Mark Sass, who taught high school social studies for 26 years, most recently at Legacy High School in Broomfield, supports the end of state social studies testing so long as lawmakers are thoughtful about how they spend the savings. He’d like to see at least part of the money directed to CDE to help them find ways to increase participation on state assessments in other subjects, especially science, which has a low participation rate.
“We have to prioritize resources right now,” said Sass, who is executive director of Teach Plus Colorado, which helps teachers inform education policies. “And participation rates with math, English and science as well as social studies were down, and so … if we take this off the table and this then allows districts and schools to be able to increase participation rates in the other exams, then I would say, let’s prioritize that, let’s do that and let’s get rid of the social studies exam.”
But one question hovers top of mind for him.
“How does the state ensure or monitor that districts indeed are using standards that meet or exceed those standards that were set by the state?” Sass asked.
Marchman is confident that district assessments can effectively measure how well students are meeting state standards in social studies. District assessments will have to be tweaked after updates to the state’s social studies standards, and Marchman believes districts can show through their own assessments that they are meeting the revised state standards.
She added that educators have more control over district-level assessments and can better use the results to inform their instruction. Whereas teachers don’t receive CMAS results until the summer after students are tested in the spring, district assessments are graded much quicker. Teachers can use the results to adjust their instruction throughout the school year as they see immediately what concepts students grasp and areas where they lag behind, Marchman said.
Teachers, not outside testing organizations, should take the lead in determining what each student should know by grade level, she said.
“Who better to do that than the teachers who are held accountable to the standards of that grade level?” Marchman asked.
But Sass said that should social studies state tests be pulled, it will be up to each district to decide how they want to test their students. Some districts may not prioritize testing in social studies since it would not be a priority for the state, he said.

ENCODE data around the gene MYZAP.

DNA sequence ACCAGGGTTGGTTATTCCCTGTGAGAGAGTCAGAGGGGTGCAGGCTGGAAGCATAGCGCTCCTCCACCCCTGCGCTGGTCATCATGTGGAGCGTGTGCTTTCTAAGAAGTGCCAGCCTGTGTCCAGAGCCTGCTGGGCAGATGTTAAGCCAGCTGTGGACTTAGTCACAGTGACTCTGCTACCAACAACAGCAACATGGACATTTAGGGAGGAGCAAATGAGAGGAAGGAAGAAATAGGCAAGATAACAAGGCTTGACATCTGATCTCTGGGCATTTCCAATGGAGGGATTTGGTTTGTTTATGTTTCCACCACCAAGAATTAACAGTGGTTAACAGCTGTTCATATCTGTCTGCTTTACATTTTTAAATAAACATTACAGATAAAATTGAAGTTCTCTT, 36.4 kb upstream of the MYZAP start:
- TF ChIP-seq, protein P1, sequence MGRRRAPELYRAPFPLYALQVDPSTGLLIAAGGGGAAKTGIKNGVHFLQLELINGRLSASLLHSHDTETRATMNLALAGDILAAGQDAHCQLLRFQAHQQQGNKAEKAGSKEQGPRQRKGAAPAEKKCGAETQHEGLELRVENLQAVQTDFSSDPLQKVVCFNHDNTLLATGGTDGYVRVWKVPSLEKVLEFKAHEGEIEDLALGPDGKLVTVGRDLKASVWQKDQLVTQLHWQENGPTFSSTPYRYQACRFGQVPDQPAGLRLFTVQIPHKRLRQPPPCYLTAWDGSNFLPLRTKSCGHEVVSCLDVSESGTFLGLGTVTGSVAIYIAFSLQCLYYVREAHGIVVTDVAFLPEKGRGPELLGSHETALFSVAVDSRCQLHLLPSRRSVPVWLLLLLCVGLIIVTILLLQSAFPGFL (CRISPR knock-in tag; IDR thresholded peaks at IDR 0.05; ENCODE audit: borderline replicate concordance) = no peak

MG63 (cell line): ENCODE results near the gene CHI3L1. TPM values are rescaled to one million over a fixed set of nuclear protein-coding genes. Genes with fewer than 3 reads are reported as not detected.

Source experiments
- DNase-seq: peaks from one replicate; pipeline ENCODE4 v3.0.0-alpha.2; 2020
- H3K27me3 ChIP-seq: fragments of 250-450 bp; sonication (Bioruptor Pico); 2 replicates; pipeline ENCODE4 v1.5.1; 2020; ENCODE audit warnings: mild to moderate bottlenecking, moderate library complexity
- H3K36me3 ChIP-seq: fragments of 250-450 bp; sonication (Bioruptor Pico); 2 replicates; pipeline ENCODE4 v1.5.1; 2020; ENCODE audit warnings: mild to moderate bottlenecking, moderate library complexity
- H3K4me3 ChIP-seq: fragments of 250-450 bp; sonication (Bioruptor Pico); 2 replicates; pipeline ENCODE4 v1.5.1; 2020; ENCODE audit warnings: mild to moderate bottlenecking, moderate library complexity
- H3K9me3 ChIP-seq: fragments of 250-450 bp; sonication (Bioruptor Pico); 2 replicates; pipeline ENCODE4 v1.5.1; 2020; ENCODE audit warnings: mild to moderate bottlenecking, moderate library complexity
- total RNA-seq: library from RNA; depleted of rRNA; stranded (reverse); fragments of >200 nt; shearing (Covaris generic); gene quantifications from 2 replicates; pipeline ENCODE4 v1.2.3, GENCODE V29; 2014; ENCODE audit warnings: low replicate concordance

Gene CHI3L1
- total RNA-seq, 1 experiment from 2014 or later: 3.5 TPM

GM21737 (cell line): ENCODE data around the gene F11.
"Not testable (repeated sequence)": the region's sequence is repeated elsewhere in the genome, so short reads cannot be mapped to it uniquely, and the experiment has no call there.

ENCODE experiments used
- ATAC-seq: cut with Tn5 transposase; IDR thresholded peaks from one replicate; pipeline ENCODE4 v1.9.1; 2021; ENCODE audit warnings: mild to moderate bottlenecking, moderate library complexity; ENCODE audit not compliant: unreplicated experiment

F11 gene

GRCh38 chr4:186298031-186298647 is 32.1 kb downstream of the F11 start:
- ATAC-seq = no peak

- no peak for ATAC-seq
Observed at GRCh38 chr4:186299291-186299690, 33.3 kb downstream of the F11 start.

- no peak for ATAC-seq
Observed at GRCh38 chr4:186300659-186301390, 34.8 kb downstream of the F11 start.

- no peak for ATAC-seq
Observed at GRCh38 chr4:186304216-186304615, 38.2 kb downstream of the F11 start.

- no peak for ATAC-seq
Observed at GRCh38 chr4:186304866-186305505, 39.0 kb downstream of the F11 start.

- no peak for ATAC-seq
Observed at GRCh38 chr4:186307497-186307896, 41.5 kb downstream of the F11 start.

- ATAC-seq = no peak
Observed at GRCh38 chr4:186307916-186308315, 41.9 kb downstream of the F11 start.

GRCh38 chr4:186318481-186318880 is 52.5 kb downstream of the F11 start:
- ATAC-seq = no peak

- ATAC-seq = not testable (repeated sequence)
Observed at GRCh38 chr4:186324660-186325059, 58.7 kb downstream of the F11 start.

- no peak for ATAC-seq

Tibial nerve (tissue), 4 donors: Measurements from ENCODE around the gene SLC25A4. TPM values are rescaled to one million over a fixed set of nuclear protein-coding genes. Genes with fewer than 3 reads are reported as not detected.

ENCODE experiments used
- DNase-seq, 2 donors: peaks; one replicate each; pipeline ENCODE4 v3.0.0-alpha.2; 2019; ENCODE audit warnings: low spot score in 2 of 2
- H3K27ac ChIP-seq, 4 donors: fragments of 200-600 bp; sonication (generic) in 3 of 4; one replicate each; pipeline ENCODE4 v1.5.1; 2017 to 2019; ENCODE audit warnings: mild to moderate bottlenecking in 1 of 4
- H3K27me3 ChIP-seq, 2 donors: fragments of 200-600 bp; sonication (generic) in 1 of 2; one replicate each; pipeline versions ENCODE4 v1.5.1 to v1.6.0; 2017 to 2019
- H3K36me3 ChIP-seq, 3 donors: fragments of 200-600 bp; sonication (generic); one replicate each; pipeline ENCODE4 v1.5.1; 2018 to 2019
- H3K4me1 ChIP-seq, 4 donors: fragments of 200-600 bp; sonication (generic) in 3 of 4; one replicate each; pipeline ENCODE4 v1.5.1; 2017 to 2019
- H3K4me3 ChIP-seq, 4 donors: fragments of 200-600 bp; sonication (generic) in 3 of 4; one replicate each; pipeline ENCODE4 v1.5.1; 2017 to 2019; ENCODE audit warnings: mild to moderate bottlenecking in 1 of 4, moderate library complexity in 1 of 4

State Rep. Meghan Lukens, a Democrat from Steamboat Springs who is co-sponsoring the bill, said tests are an important part of measuring student learning but is adamant that students can benefit long term from other ways of engaging with class material through debates, simulations, mock trials and civic-based projects.
“Social studies is essential to the success of our democracy, and we will still be teaching social studies,” said Lukens, who previously taught social studies for eight years, last at Steamboat Springs High School. “Students will still be learning social studies, and just because students aren’t being tested by a state-mandated assessment doesn’t mean that there won’t be engagement in social studies. In fact, there’s a lot of evidence that there are more effective and authentic ways to maximize student engagement in every subject.”
Other lawmakers, however, worry that doing away with social studies state tests will lead Colorado classrooms astray.
“Certainly we’d be moving in the wrong direction,” said Minority Leader Sen. Paul Lundeen, a Monument Republican. “I care deeply about democracy. I care deeply about understanding social studies because that helps us understand who we are as a state and as a country and as a people.”
Lundeen noted that this year’s state education budget will total about $15 billion, and that the amount the state would save by axing social studies state exams would be “minuscule” in comparison. Those funds are “well spent,” he said.
Testing is also a critical part of helping students know that they’re actually learning what they set out to, Lundeen said, adding that social studies is one of the “core elements” of education that warrants assessments.
“Testing on social studies demonstrates our commitment to civil society, to understanding civics, to understanding the Constitution, to understanding the rights we have as people,” Lundeen said, “and to turn our back on that is an error.”